MADD cites delays in DWI facilityI am writing to voice my...

THE FORUM

August 20, 1992

MADD cites delays in DWI facility

I am writing to voice my concern about the delayed opening of the detention facility for drunk drivers in Baltimore County. Just a month ago, our chapter of Mothers Against Drunk Driving was told in a letter from County Executive Roger Hayden that the facility would open in January. Now we hear it will not open until March.

This facility will provide a 28-day treatment program for driving while intoxicated offenders, as well as incarceration. It is an alternative to sending them to prison, where treatment is not usually available.

The offenders will pay a fee to participate, which will make the facility self-supporting, costing the county nothing.

I have been told by Mr. Hayden that the delay is because of the financial crunch in Baltimore County. I think the county needs to get its financial priorities straight.

It is willing to spend $1 million to put out the stump dump fire; it spent additional money to hire a new spokesperson for the county executive. What about spending some money to save lives?

Drunk driving claims too many innocent lives each year. We need to find ways of keeping these drivers off the road. This program provides that opportunity.

We in MADD hope the county will take a hard look at this issue and open the facility with no further delays.

Donna Becker

Towson

The writer is president of the northern Maryland chapter of Mothers Against Drunk Driving.

Government's drug money dependency

The wide and shallow education that we get in the media about our so called "war" on drugs obscures a horror that is harder to dramatize: The gutting of our civil liberties.

While the violence and excitement of the "war" hogs the spotlight, the Bush-Quayle administration is backstage building an unprecedented federal apparatus for putting people in prison.

More Americans are in federal prison today for drug crimes than were in federal prison for all crimes when Ronald Reagan took office. The U.S. has a bigger portion of its population behind bars than any other country, including a female population that has doubled in six years.

The Justice Department estimates that by 1995 more than two-thirds of all convicts will be incarcerated for drugs. This isn't a war on drugs; it's a jihad against people who use them.

Addiction isn't the government's first concern; treatment and prevention get less than half the funding that enforcement gets. Instead, the goal is simply to lock people up. Twice as many users as dealers are in prison for drug violations.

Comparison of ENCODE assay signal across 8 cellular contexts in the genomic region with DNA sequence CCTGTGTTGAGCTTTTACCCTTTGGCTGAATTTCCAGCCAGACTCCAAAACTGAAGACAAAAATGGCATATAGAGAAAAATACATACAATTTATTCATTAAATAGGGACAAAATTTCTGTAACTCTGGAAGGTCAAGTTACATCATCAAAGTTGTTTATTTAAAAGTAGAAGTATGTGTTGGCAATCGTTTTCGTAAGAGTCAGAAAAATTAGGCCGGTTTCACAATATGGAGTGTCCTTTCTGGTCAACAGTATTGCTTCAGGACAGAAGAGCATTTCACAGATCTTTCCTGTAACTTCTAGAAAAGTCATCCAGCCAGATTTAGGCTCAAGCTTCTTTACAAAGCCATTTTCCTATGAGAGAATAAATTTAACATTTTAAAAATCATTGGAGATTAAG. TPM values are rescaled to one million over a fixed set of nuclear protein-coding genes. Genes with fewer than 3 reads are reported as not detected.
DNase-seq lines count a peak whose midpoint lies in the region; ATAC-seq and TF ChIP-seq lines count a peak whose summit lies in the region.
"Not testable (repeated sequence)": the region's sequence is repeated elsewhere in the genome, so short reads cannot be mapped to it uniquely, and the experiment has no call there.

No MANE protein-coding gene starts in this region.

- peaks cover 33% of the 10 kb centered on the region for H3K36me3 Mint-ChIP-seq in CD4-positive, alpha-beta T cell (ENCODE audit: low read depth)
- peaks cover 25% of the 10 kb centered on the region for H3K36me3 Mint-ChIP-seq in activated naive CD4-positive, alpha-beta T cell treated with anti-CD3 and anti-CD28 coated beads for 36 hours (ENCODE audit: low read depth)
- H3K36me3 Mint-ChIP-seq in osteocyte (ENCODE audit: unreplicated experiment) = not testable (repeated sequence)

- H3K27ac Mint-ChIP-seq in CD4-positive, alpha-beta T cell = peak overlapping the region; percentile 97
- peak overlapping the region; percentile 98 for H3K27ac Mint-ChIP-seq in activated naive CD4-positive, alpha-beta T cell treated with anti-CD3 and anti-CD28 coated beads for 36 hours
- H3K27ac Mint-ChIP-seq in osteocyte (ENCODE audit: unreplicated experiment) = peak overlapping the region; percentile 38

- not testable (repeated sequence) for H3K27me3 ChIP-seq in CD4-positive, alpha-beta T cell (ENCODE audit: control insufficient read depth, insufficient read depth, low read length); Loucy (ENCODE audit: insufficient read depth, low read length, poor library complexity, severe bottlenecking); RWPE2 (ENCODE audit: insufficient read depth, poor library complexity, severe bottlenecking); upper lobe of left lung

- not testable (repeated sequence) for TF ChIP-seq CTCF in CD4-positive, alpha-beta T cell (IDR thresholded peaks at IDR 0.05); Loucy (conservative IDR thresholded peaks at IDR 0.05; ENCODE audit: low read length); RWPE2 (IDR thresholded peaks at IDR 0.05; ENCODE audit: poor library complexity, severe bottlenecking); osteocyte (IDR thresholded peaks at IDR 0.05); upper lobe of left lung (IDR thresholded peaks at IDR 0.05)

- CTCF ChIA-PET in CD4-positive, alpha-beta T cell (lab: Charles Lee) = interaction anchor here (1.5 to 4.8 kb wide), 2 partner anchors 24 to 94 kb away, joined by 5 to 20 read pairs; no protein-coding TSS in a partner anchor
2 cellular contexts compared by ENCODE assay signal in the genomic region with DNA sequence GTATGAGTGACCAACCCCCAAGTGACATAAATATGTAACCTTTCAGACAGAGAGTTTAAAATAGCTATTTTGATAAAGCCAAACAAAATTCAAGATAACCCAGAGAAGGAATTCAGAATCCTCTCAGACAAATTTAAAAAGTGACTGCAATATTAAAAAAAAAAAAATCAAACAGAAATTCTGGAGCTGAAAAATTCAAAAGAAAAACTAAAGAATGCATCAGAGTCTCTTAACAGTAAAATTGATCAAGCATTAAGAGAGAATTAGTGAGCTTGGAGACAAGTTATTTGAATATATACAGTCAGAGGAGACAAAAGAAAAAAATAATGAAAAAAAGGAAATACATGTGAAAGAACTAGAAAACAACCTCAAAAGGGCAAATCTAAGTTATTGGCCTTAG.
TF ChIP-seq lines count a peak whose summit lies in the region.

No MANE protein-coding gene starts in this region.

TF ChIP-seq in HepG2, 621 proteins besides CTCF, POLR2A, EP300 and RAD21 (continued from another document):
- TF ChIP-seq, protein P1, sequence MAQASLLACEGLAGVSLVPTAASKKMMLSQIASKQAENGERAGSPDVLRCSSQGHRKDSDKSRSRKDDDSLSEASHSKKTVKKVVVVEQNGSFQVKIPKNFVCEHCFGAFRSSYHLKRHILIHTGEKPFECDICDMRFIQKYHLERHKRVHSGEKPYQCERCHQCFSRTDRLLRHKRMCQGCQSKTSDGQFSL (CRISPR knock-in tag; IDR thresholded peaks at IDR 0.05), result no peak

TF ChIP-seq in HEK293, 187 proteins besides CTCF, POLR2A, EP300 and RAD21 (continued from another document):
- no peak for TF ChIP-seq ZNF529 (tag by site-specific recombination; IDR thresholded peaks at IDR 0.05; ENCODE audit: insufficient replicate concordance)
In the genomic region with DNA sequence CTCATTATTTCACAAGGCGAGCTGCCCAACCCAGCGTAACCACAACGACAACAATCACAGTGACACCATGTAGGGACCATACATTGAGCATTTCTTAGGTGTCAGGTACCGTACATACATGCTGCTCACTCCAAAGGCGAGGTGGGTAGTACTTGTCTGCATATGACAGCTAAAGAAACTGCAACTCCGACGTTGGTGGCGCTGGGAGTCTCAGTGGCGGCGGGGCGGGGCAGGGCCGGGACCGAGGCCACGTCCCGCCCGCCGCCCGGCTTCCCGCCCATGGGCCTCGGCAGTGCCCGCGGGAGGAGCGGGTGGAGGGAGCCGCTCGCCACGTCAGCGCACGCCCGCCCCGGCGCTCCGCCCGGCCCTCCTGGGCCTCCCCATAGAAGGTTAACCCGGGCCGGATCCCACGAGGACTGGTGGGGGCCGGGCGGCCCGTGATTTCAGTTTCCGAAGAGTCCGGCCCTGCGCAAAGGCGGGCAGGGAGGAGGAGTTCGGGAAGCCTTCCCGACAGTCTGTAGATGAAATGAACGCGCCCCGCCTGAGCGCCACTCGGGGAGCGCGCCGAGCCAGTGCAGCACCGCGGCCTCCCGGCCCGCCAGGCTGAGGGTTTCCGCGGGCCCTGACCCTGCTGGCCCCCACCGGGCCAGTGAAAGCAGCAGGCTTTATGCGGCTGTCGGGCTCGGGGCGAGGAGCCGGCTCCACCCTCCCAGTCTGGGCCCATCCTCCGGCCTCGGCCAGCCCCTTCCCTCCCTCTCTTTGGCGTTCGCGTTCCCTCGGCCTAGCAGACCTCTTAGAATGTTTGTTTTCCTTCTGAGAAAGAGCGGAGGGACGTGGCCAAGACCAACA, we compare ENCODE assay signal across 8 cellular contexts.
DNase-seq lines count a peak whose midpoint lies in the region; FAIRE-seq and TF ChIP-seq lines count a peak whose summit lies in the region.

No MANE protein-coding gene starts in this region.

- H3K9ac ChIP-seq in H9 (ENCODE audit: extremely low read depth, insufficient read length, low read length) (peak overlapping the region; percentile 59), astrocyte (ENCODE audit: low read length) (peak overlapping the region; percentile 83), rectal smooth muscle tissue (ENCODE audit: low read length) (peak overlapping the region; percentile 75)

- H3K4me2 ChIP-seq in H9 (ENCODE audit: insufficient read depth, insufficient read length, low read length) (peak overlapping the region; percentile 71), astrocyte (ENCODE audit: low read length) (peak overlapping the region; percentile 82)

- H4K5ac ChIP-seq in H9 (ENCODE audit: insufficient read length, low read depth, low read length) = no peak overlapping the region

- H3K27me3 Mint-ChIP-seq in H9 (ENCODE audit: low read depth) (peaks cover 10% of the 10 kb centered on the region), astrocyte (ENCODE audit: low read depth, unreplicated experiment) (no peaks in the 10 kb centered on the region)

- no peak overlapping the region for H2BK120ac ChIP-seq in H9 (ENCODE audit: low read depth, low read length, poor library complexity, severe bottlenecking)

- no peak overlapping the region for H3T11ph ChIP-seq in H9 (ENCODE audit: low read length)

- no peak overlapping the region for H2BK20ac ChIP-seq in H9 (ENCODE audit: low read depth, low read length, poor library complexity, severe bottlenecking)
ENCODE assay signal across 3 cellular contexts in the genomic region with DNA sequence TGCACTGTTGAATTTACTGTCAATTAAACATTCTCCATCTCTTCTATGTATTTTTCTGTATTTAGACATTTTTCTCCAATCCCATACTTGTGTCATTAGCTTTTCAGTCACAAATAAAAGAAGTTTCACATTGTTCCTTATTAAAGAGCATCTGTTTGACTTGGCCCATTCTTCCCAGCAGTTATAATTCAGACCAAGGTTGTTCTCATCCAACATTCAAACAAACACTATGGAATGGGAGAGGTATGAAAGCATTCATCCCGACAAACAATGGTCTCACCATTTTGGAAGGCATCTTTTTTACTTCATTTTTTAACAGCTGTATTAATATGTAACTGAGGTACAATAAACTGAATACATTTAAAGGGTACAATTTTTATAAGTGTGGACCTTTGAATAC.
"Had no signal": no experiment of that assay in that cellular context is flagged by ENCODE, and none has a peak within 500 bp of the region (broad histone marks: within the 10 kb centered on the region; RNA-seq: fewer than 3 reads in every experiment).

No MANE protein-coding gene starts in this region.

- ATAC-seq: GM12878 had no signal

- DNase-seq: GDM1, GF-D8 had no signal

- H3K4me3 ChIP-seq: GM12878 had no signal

Even Chief Justice William Rehnquist of the U.S. Supreme Court -- no softee on drug offenders -- took it upon himself to chastise the Justice Department for overburdening the federal courts with petty drug cases.

In 1986, the Justice Department started offering local police departments a cut of the cash, houses, automobiles, airplanes and other assets confiscated in joint operations with federal drug agents -- cases that almost always go to federal instead of state court.

Since Justice started sharing the loot, confiscations have risen seventeen-fold to half a billion dollars a year, of which state and local departments got almost half. With police so dependent on the drug economy, they have little incentive for stamping it out completely! . . .

I.H. Desser

Baltimore

Service or slavery?

The Maryland Board of Education's requirement that forces students to work for other people -- regardless of whether it is "community service" or not -- is unconstitutional.

The 13th Amendment, ratified in 1865, states that "neither slavery nor involuntary servitude, except as a punishment for crime whereof the party shall have been duly convicted, shall exist within the United States, or any place subject to their jurisdiction."

Whether it is 75 hours of community service or 75 years in a cotton field, slavery is just plain wrong.

The requirement that students must "volunteer" in order to graduate should be challenged legally and taken all the way to the Supreme Court, if necessary, until it is overturned.

This service requirement cannot be equated to schoolwork. When students take tests or do homework, no one else directly profits from that work except the students, who are receiving an education.

The mandatory service, however, despite any peripheral educational benefits to the students, directly benefits other people besides the students themselves. That is why it is slavery and not merely an alternative form of schoolwork.

The people who support this requirement are either unbelievably stupid or downright socialist. That such a requirement would even be considered, much less accepted, makes me ashamed to be a resident of Maryland.

Mark Burton

Glen Burnie

Hypocrisy on Haiti

I was taught that human beings had inalienable rights and that it was government's duty to see to it that these rights were protected.

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